PROVO, UT (KSL) - A team of BYU researchers have been funded by NASA to create a device helping space scientists better understand dust on Mars and how it could impact human missions to the planet in coming years.
The team, with specialties in chemistry and engineering, have been tasked with measuring the size and electrical charge of dust on Mars, according to a BYU press release. The detail may not seem very important, but a lack of thorough understanding of the planet's dust could make human missions to Mars by NASA very dangerous.
"Dust on Mars is important to the weather patterns on Mars," Aaron Hawkins, professor and chair of the BYU Engineering department, told KSL.com. "It's also important to any kind of manned or unmanned missions on the planet because dust can interfere with instruments."
Dust is as abundant in Mars' atmosphere as water is in Earth's, resulting in massive dust storms that may last for months and span a massive portion of the planet's surface, according to the press release. This presents major problems for human travel to Mars, because if Martian dust gets into spacesuits or the oxygen sources for astronauts, serious health risks could become present.
Not only that, but dust can interfere with equipment and spacecrafts. "The Martian dust does tend to stick to solar panels, as we found out from the robots we have sent to Mars," Wood Chiang, assistant professor in the BYU engineering department, told KSL.com. "When they stick to solar panels, they reduce power generation from solar activities. One of our robots was killed because the dust covered up all of the solar panels."
The Spectrometer The team includes Chiang and Hawkins, both engineering professors, as well as graduate students Yixin Song, Jace Rozsa and Elaura Gustafson, according to the press release. They are creating a mass spectrometer with printed circuit boards specialized to determine the charge, mass and velocity of Martian dust particles.
"By knowing the size, you can predict how that dust will behave and model it better here on Earth," Hawkins explained. "Knowing the charge contained within each particle, you know how it will affect instruments as well as how much it will clump together."
Hawkins added that spectrometers are common tools utilized in measuring particle composition.
"Because the particles are charged, they will respond to an electric field because they have some positive or negative charge to them," Hawkins said. "If you put that charge across an electric field, it will accelerate, decelerate, move back and forth … We can manipulate the path of these particles; and based on where they go, we can tell you something about their mass or the amount of charge they have. We are essentially creating a series of electrodes that sets an electric field, and then the particles enter that field."
As the charge is so small, the team created a microchip to amplify it to a level where it can be measured via a feedback capacitor an estimated 1,000 times smaller than shelf models, according to the press release. The small, robust microchip consumes very little power, making it desirable for NASA's future use.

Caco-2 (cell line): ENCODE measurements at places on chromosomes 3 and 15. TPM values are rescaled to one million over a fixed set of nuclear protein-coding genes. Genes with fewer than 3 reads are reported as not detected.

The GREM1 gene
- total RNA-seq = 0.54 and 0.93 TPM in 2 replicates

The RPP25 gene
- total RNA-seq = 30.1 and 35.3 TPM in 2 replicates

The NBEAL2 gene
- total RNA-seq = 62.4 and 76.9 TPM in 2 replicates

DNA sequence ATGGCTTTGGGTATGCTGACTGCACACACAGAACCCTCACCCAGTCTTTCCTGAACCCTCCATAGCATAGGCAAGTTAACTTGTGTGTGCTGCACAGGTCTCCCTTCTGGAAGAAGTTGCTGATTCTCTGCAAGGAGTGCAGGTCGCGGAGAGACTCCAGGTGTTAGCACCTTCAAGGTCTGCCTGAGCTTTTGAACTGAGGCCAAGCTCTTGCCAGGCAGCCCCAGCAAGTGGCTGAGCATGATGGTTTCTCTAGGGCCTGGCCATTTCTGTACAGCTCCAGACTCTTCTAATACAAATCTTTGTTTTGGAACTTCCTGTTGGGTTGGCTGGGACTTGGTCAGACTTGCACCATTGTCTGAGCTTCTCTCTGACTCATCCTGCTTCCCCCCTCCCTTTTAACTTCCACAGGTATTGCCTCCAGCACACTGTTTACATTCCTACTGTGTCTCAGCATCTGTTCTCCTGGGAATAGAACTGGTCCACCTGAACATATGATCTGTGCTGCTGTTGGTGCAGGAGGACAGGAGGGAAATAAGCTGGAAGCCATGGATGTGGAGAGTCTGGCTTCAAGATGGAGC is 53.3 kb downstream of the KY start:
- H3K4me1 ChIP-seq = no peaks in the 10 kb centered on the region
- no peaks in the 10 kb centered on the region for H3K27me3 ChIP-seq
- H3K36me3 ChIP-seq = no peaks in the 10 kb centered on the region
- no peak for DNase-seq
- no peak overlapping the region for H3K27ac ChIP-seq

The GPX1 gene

Creating charged particles for testing An obstacle faced by the researchers was how to actually test the spectrometer without having Martian particles with them here on Earth, according to the press release. As a solution, they are creating their own charged particles to mimic those on Mars.
The researchers began by suspending dust grains in liquid and then spraying them in a high electric field to evaporate all solvent, leaving only a charged dust grain, according to the press release.
"Getting particles that really represent something you would find on Mars is harder than it sounds," Hawkins said. "Right now, we are trying to use something called ‘electro-spray,' where you subject particles to a high voltage in a solvent and eject them out of a needle. There are other ways to do it that we're pursuing in parallel."
Researchers are optimistic that their instrument will be utilized on unmanned Mars missions to prepare for the first human trip projected to occur by 2033, according to the news release.
"This work is being funded by NASA and it's part of a program where we propose to build instruments that they would use for actual missions," Hawkins said. "We are at a beginning stage, but NASA has a process where instruments like this can move up in mission readiness. As you progress and make something more mission-ready, then NASA will provide further funding and then put it into their plans for actual launch and support."
Hawkins added that they have a lot of problems to solve before the device will be ready for a mission to Mars, but he hopes to see it successful in coming years.
"I'm really excited about this project, and NASA is working very hard to put people on Mars," Chiang said. "I think they did a very wonderful job 50 years ago putting men on the moon, and I think it's now time for men to be on Mars. We will do that within this generation."
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